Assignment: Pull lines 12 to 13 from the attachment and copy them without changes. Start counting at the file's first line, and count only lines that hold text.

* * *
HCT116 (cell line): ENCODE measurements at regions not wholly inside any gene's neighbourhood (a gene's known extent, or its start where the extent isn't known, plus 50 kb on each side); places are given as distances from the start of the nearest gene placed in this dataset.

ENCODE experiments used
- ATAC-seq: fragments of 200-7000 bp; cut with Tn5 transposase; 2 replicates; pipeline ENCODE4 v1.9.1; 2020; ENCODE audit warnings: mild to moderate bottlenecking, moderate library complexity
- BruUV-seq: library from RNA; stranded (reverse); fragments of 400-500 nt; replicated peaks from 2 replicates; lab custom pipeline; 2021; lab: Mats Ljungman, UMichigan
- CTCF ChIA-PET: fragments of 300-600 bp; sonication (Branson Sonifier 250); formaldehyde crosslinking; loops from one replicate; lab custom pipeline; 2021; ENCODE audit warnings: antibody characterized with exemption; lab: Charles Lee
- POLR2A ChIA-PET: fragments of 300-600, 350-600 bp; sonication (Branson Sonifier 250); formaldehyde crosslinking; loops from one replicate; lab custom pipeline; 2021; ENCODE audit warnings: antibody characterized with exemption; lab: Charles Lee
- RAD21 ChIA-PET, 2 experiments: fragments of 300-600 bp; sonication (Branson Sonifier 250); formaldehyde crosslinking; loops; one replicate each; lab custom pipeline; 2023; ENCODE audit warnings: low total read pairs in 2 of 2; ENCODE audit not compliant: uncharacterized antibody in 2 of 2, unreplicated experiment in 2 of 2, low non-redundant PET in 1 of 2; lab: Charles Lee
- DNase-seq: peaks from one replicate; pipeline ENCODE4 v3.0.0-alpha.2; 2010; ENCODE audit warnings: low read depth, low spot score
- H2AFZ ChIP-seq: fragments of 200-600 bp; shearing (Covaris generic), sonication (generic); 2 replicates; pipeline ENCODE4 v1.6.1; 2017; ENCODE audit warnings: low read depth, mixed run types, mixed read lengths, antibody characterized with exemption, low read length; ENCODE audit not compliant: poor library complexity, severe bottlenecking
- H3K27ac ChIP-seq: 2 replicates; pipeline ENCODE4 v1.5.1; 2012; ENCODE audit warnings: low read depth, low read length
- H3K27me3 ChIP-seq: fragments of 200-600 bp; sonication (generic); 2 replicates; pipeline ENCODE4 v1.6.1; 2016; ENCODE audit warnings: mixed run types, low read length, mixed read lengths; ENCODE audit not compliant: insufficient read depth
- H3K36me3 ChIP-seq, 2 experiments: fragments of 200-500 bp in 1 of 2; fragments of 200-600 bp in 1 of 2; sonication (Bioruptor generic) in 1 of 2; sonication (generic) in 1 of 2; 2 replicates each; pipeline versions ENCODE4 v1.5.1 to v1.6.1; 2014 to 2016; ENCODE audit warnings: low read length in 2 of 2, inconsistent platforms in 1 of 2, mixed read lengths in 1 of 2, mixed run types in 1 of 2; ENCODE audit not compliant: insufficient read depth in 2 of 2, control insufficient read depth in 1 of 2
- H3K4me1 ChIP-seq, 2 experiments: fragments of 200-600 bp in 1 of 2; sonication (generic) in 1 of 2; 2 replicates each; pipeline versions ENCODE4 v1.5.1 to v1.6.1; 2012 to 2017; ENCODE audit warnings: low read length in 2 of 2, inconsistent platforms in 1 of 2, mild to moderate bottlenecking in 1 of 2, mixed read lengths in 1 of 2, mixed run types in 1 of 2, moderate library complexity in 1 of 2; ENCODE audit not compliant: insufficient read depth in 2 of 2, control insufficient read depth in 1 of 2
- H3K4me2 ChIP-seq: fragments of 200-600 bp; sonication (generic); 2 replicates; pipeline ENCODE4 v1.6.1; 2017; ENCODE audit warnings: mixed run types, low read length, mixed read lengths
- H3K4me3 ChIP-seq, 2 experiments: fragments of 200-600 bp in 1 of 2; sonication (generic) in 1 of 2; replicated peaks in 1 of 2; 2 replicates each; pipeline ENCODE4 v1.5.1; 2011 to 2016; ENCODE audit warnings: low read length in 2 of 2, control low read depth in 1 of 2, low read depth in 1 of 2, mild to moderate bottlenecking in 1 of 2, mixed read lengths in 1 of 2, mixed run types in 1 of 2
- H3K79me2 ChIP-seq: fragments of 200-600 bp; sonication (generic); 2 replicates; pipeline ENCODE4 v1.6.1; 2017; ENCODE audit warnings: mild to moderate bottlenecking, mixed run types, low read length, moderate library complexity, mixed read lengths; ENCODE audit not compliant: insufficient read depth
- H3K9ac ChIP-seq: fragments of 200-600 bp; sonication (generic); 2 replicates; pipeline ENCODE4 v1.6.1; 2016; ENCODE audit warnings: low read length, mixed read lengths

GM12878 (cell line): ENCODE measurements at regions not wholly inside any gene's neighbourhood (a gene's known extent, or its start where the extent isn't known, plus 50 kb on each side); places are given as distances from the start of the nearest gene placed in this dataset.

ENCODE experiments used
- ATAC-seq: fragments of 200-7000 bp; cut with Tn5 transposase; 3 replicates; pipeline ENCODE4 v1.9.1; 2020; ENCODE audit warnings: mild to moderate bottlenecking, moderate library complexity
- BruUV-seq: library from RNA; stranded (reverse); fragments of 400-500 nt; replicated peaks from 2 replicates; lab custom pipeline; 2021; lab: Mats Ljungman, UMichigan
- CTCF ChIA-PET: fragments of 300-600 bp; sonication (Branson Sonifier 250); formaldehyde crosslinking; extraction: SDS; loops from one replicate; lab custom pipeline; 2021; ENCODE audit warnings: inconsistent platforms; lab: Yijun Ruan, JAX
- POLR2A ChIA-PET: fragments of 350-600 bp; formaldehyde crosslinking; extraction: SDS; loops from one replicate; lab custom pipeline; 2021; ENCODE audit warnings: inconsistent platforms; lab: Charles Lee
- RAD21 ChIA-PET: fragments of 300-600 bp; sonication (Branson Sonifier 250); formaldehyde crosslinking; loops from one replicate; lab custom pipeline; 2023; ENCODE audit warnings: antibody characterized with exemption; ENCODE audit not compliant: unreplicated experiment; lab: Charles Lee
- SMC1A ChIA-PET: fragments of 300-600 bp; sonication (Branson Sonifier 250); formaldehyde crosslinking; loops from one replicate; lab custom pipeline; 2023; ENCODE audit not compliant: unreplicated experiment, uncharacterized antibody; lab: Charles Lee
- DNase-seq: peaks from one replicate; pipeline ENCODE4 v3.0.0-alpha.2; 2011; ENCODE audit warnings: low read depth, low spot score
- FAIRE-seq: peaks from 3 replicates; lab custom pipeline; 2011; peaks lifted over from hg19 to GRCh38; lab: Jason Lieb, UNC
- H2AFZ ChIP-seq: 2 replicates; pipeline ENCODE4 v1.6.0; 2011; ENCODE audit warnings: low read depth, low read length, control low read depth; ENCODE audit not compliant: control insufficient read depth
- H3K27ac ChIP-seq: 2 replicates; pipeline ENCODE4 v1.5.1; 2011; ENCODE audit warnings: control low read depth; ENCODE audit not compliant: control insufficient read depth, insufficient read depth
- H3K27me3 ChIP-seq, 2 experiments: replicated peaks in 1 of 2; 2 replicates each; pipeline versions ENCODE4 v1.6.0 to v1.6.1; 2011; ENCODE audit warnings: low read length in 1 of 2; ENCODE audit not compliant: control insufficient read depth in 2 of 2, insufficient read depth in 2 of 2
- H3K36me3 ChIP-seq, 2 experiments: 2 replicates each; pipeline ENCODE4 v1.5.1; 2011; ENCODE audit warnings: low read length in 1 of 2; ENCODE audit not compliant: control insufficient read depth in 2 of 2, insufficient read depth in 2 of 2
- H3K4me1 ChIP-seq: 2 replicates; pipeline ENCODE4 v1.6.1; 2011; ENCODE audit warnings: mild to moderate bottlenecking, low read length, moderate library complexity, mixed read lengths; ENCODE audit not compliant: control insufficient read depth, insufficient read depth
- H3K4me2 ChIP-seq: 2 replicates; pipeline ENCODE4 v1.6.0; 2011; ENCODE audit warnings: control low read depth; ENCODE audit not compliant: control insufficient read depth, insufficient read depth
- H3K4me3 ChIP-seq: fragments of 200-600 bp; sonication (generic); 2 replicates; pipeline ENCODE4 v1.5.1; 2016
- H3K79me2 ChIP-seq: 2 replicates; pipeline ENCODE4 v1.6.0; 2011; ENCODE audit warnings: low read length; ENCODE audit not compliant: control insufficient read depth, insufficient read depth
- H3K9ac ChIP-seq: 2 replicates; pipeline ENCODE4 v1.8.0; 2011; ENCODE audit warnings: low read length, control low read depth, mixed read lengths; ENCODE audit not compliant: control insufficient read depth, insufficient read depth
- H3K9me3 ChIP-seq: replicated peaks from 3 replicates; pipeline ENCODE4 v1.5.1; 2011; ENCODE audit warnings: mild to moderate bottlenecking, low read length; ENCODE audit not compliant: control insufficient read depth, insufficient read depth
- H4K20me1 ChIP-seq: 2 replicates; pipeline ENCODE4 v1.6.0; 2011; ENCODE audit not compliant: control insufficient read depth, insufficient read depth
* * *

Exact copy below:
- H3K36me3 ChIP-seq, 2 experiments: fragments of 200-500 bp in 1 of 2; fragments of 200-600 bp in 1 of 2; sonication (Bioruptor generic) in 1 of 2; sonication (generic) in 1 of 2; 2 replicates each; pipeline versions ENCODE4 v1.5.1 to v1.6.1; 2014 to 2016; ENCODE audit warnings: low read length in 2 of 2, inconsistent platforms in 1 of 2, mixed read lengths in 1 of 2, mixed run types in 1 of 2; ENCODE audit not compliant: insufficient read depth in 2 of 2, control insufficient read depth in 1 of 2
- H3K4me1 ChIP-seq, 2 experiments: fragments of 200-600 bp in 1 of 2; sonication (generic) in 1 of 2; 2 replicates each; pipeline versions ENCODE4 v1.5.1 to v1.6.1; 2012 to 2017; ENCODE audit warnings: low read length in 2 of 2, inconsistent platforms in 1 of 2, mild to moderate bottlenecking in 1 of 2, mixed read lengths in 1 of 2, mixed run types in 1 of 2, moderate library complexity in 1 of 2; ENCODE audit not compliant: insufficient read depth in 2 of 2, control insufficient read depth in 1 of 2